Regardless of its derivation, I couldn’t help reflecting on its dainty seeds. The pretty rosettes, with their shiny hidden depths, look as if someone has taken a fine brush, dipped it in lacquer, and flicked it onto them. The way they reflect the light reminds me of the words of Jesus to his disciples:

You’re here to be light, bringing out the God-colours in the world. God is not a secret to be kept. We’re going public with this; as public as a city on a hill. If I make you light-bearers, you don’t think I’m going to hide you under a bucket do you? Now I’ve put you … on a light stand – shine! … be generous with your lives … you’ll prompt people to open up with God, this generous Father in heaven – Matthew 5: 14-16.

I’ve thought carefully about those words of Jesus. Surely he wasn’t telling them to brag about their good deeds so people would think they we’re great. Of course not; we’re not allowed to put ourselves on a pedestal. So I began at the end, where he said people would understand our Father in heaven when they saw our good works. How would they know to do that?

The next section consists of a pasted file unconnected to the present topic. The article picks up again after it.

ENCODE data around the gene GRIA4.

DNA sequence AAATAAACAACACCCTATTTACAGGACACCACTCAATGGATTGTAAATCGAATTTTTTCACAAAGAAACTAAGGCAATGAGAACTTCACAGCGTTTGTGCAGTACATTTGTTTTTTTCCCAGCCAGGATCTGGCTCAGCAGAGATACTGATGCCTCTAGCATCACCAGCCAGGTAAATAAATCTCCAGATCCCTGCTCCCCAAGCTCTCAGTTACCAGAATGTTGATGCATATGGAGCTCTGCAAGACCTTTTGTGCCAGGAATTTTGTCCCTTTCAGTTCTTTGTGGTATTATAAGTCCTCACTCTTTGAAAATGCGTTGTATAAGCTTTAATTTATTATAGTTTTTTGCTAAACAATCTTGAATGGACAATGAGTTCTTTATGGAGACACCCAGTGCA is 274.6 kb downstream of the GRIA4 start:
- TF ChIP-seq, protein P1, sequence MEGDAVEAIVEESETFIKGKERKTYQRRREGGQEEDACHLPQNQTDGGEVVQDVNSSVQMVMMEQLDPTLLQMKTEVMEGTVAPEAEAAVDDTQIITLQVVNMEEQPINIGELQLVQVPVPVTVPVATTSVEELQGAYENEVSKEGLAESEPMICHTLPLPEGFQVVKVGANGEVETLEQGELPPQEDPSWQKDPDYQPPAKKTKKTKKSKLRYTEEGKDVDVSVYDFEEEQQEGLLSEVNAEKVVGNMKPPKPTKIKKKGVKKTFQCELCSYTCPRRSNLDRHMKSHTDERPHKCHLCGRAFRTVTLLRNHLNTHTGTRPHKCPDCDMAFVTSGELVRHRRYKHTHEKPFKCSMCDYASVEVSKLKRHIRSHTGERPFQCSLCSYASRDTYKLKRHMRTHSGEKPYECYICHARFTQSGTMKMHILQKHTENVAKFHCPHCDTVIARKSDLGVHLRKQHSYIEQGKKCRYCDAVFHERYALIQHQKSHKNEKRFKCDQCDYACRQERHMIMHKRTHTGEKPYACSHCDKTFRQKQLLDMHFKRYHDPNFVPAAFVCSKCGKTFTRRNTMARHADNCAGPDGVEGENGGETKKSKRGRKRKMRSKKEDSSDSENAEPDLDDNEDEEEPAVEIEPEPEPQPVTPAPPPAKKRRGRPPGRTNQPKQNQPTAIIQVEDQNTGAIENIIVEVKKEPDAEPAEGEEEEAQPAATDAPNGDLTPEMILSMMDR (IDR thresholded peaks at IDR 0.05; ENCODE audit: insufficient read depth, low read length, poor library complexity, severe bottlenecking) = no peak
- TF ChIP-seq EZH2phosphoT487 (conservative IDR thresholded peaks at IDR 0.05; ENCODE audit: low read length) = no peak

Well, if we’ve been talking to people about our Father in heaven, or praising him for what he’s done for us, and then we go on to do things for them that he likes to do, they can easily make the connection: he’s our father. All our good works are likes his great deeds: loving, kind, patient, gentle, faithfully creative, perfect for each person. There’s no purpose in walking around in the dark in this world. All those things light the way to a beautiful, light-filled life, so everyone knows where they’re going.

Like the pittosporum seeds that attract many birds, animals, and possibly bees, to their gleaming surfaces, we’re also meant to be productive, glittering and beautiful, showing people everywhere what God is really like.




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The Friendship Books

Have you heard of The Friendship Books of Francis Gay? I have a small collection, some inherited from my mother, and others which were gifts from dear friends. They’ve been a blessing to me and those with whom I’ve shared the writer’s thoughts.